Newfront Board Member Courtney Leimkuhler Speaks on Creating Equitable Workplaces for Caregivers

During a recent fireside chat with NewHER, Newfront’s employee resource group, which aims to play an active role in creating a more equitable and inclusive environment for all women, Board Member Courtney Leimkuhler shared a stunning statistic: “75% of the workforce identifies as caregivers.” That means three-quarters of workers feel responsible for someone — an elderly parent, a struggling relative, a child — at home.

Leimkuhler, appointed to the Newfront board in July, shared the statistic to illustrate that creating structure within an office to support caregivers is much bigger than a “women’s issue.” For Leimkuhler, an essential step in creating an equitable workplace is not perpetuating the idea that caregiving is women’s work. “I don’t like to say that it’s women’s work; rather, let’s work to normalize that it’s everyone’s work,” she said. “The thing that is difficult is not that I’m a woman, but that I have a working spouse. I think that we conflate those things.” 

The issue is close to Leimkuhler’s heart. She spent decades in the male-dominated world of finance — starting at Goldman Sachs before spending a decade at the New York Stock Exchange, working as the Head of Corporate Strategy and Mergers and Acquisitions. She then served as the CFO of Marsh before cofounding Springbank Collective, a venture fund investing in the infrastructure to close the gender gap. At Springbank, she’s focused on investing in solutions to make workplaces more equitable for caregivers. “There is a lot of logistical tension that’s uniquely born by caregivers,” she said. “So, instead of just backing female founders, I was more interested in how you build solutions that impact lots and lots of women.”

On the Newfront Board of Directors, Leimkuhler plans to use a “noses in, fingers out” approach — be nosy and ask tough questions to management but stay out of day-to-day operations. But she says she knows that she, the rest of the board, and every employee can work to be a change agent for Newfront. “We have to always be thinking about what company we’re trying to build, whether that’s when looking at org charts and making decisions or just in how we do things around here, how we interact with each other on a daily basis,” she said.

More than a women’s issue: men’s critical role

Creating an equitable workforce isn’t just a women’s issue. It takes everyone having the situation awareness to continually ask, “What is not being said in this room or who is not being represented in this room?” That’s just the first step, but it’s an essential one, according to Leimkuhler.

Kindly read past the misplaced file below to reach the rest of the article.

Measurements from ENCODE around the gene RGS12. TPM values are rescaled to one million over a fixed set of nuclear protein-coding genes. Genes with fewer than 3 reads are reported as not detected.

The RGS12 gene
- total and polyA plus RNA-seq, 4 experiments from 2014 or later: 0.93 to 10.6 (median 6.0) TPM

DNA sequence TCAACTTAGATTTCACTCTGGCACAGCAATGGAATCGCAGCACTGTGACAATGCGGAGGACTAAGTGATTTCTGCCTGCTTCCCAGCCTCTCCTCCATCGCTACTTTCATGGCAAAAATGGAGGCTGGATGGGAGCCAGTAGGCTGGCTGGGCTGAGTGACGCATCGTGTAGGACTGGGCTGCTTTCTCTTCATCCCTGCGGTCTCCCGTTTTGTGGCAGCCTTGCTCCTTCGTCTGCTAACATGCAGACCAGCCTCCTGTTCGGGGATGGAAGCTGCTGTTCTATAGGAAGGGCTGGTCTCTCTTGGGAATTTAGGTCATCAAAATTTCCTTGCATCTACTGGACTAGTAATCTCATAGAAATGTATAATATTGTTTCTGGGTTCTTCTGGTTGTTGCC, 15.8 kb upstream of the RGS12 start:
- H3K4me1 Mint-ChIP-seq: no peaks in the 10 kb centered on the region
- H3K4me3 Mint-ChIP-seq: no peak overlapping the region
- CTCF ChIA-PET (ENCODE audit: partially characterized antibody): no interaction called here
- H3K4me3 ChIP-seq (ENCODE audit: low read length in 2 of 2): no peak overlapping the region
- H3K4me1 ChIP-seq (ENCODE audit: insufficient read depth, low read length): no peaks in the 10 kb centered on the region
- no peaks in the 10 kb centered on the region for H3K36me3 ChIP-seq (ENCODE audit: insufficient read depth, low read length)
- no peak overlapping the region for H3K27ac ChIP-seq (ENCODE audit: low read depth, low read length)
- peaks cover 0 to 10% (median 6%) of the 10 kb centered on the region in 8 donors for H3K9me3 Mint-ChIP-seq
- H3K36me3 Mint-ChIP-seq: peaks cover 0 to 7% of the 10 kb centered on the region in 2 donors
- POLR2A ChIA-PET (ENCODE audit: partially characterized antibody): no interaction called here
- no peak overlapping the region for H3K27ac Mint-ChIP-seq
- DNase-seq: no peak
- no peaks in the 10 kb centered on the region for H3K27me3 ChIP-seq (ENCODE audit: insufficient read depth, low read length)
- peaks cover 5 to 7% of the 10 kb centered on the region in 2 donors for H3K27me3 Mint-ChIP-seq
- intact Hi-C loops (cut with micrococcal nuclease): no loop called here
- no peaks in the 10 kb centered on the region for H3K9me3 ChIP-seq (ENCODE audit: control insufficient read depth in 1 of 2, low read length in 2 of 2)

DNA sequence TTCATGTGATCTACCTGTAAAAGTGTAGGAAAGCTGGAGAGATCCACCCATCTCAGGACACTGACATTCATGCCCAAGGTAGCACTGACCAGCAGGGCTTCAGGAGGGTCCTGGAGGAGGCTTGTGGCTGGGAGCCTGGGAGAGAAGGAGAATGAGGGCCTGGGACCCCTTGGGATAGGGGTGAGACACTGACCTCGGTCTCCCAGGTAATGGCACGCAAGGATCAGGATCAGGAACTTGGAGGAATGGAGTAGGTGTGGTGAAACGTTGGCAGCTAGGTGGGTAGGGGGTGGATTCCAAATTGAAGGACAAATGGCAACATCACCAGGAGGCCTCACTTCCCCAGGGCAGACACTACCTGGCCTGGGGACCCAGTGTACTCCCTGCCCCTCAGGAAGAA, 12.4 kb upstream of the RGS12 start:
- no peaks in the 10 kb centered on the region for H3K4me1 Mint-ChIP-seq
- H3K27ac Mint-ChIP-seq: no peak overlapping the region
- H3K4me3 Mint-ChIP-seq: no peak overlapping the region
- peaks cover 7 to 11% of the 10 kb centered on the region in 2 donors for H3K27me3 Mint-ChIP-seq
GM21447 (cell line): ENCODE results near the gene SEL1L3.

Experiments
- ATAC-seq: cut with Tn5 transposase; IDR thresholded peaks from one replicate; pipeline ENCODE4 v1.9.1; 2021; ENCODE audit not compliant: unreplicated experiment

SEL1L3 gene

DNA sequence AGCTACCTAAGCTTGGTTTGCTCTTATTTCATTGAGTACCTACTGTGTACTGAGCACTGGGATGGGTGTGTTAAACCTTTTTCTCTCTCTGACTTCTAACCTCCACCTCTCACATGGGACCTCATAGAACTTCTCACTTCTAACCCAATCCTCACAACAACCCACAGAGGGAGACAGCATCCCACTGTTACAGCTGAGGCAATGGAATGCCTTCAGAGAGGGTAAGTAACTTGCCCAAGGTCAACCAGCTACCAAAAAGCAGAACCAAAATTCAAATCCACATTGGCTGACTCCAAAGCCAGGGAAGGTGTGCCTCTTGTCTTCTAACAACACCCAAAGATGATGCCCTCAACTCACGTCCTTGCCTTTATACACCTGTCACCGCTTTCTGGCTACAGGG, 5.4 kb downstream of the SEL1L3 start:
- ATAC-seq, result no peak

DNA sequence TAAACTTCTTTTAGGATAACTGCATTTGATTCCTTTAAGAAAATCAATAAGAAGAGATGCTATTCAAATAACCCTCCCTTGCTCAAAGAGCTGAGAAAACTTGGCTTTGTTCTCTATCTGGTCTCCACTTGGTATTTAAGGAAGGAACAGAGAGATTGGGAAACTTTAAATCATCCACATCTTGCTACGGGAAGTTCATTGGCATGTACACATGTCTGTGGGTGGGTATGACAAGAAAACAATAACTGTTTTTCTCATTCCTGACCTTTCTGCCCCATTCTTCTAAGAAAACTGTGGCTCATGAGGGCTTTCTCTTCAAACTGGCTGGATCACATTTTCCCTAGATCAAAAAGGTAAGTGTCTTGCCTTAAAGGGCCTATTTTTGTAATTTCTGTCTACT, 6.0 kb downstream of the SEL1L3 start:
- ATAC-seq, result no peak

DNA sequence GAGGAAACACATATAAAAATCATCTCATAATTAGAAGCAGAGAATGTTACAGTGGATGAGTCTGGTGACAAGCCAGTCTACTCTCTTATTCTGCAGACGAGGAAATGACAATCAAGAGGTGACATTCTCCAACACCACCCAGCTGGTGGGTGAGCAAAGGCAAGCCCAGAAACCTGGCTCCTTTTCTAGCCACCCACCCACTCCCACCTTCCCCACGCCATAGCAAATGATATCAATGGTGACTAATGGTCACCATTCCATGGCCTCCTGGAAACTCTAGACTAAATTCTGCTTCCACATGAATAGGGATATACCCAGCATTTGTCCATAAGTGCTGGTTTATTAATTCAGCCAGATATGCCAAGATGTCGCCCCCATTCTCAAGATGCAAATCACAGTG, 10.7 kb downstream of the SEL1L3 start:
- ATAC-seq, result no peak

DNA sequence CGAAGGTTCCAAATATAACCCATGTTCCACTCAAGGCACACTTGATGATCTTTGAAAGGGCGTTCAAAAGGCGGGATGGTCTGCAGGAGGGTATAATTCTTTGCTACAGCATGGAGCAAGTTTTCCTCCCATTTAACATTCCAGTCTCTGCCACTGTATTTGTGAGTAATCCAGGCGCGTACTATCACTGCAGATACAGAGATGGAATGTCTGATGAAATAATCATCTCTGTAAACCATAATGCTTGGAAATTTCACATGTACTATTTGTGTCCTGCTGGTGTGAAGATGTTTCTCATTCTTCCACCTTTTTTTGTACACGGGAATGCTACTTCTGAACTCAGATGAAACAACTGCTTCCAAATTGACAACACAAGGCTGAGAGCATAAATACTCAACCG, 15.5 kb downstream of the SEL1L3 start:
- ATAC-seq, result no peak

Starting out in finance meant that Leimkuhler had a lot of men who became her mentors and sponsors as she rose through the ranks. But she’s realistic about why that happened for her. “We have to be clear-eyed about everyone’s, including our own, personal motivation here, and figuring out how to put people in alignment and not just be banking on altruism or paying it forward. That is an important component of building organizational culture, but I think if we’re really talking about sponsorship, it’s got to come from a place of business advancement,” she said. “The truth is, the folks who sponsored me did it in part because I was able to be really helpful to them as well. If I had to be ruthless about it, part of the reason I had a great sponsor was that I made my sponsor look really good.”

Finding the balance

But the reality is, women do tend to find themselves placed in the role of both employee and caregiver while in the office. It’s a constant challenge to know which interpersonal tasks constitute being a good teammate and which are an unfair extra burden on women employees. How do you avoid being pushed into the dual role of caregiver/employee? “It’s a balance between being a team member who just gets shit done and standing up for yourself when it’s not your responsibility,” she said. “Do things when they’re needed but don’t fall into the role every time.”   

Caregivers move through their workday with an extra load on their plate. But through her venture fund and her position on the Newfront board, Leimkuhler is working to create the infrastructure to support the employees who support so many others at work and at home. “We can do this. It’s not that hard,” she said. “We can fix this.”

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